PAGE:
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Did the police have probable cause to pull you over?

On Behalf of | Aug 4, 2021 | Criminal Defense |

Your legal issues all started when the police pulled you over. First, they asked you a bunch of questions, and then they arrested you. Now you find yourself facing criminal charges related to drunk driving or drug possession all because of that traffic stop.

You can defend yourself against pending charges in a number of ways. When your charges are the result of an interaction with law enforcement, reviewing that encounter could help.

For example, police need to have probable cause to pull you over while you drive. How can you tell if they had a valid reason to initiate the traffic stop that led to your arrest?

Think about your conversation with them

Most police officers will tell you why they pulled you over in the first moments of a traffic stop. They might volunteer that they noticed your tail light is out or that your speed was well over the posted limit.

Other reasons for pulling you over could include letting your tire graze the centerline in the road, using a phone while driving or not using a blinker before turning or merging.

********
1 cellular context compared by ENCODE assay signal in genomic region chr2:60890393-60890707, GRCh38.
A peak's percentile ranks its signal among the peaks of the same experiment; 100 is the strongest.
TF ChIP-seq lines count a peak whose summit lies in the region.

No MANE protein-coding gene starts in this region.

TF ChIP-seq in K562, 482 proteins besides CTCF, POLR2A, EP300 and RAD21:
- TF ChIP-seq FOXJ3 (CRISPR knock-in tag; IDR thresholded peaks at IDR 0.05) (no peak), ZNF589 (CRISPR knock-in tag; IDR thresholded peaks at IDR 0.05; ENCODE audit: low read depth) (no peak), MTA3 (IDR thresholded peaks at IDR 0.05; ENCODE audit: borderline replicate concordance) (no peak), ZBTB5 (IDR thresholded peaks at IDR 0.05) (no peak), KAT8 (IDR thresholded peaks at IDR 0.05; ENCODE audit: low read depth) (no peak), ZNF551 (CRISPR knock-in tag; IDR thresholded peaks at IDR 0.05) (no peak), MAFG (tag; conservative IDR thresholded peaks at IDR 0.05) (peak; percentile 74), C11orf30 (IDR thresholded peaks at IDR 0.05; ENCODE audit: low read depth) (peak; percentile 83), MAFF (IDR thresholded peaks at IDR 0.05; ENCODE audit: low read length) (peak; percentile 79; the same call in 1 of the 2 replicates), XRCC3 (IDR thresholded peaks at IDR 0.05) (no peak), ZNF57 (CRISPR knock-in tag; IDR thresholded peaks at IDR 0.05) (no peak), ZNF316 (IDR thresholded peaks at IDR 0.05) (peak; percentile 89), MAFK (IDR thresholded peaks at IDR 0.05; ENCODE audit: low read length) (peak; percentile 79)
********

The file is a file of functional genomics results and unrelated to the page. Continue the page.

If the officer did not tell you why they stopped you, they may not have had a reason. The police report can also shed light on this matter. An officer should have noticed an obvious violation of the law or something that indicated impairment or danger before they started the traffic stop.

Where you the victim of racial profiling?

Years ago, Texas lawmakers prohibited the practice of racial profiling. Unfortunately, state law has not stopped police officers from targeting certain people for unnecessary traffic stops. Officers may be more likely to pull over dark-skinned drivers in certain neighborhoods. They may also be more likely to conduct unnecessary traffic stops in neighborhoods primarily populated by people of color.

If you believe that an officer pulled you over solely because of your race or the color of your skin, that could be a compelling argument against the validity of the traffic stop, especially if you never received a citation for a traffic infraction.

Understanding when a traffic stop is legal can help you decide how to defend yourself against impaired driving charges or other offenses that result from a police officer stopping your vehicle.

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